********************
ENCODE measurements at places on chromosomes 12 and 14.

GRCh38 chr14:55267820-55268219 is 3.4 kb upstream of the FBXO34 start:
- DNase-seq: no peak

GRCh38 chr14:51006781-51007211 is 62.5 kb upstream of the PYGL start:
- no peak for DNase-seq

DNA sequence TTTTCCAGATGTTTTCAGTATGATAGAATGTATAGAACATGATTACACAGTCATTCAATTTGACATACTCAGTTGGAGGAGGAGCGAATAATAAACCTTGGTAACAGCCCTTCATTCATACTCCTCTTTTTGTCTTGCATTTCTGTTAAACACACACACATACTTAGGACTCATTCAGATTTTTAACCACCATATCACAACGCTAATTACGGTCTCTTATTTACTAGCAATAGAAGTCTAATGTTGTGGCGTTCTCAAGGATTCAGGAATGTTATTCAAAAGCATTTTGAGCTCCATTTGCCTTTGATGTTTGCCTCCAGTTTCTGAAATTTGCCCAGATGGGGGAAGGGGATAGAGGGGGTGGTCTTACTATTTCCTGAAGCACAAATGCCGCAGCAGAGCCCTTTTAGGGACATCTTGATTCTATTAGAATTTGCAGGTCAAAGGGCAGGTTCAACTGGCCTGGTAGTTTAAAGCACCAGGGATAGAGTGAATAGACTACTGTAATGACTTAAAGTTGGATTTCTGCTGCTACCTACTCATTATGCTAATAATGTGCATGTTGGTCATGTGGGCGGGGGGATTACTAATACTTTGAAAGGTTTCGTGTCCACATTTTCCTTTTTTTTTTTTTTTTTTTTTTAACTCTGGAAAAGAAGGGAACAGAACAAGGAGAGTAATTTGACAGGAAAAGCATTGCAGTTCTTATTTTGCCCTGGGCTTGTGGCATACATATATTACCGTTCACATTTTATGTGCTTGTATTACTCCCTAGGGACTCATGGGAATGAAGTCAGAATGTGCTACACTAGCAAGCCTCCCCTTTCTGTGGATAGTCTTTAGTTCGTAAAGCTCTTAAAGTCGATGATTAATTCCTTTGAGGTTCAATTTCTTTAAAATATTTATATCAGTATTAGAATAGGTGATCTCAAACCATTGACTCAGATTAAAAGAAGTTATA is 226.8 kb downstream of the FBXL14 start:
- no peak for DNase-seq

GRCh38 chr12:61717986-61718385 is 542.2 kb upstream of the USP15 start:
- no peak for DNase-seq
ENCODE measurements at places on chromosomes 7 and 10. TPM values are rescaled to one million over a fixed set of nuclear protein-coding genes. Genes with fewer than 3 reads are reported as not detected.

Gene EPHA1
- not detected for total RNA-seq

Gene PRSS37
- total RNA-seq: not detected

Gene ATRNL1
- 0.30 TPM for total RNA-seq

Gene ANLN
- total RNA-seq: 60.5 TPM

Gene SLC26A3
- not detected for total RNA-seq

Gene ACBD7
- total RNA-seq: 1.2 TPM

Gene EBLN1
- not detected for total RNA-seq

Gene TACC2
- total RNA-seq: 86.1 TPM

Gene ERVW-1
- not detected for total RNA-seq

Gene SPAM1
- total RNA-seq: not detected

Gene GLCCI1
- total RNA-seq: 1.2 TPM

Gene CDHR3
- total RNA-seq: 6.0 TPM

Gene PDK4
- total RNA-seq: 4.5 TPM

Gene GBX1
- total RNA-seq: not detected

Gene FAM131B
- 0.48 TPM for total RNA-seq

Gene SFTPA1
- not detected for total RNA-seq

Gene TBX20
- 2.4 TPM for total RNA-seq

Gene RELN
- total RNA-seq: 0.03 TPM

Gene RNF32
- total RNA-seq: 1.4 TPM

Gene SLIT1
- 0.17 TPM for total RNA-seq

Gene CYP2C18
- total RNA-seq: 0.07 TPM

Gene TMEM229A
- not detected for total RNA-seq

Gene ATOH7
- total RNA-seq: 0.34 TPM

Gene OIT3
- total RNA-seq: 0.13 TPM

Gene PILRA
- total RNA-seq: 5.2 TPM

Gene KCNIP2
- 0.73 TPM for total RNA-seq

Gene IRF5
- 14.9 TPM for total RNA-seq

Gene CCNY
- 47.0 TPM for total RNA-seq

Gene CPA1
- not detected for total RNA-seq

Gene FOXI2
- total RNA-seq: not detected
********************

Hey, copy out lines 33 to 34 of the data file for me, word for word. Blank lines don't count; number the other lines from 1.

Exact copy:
Gene CDHR3
- total RNA-seq: 6.0 TPM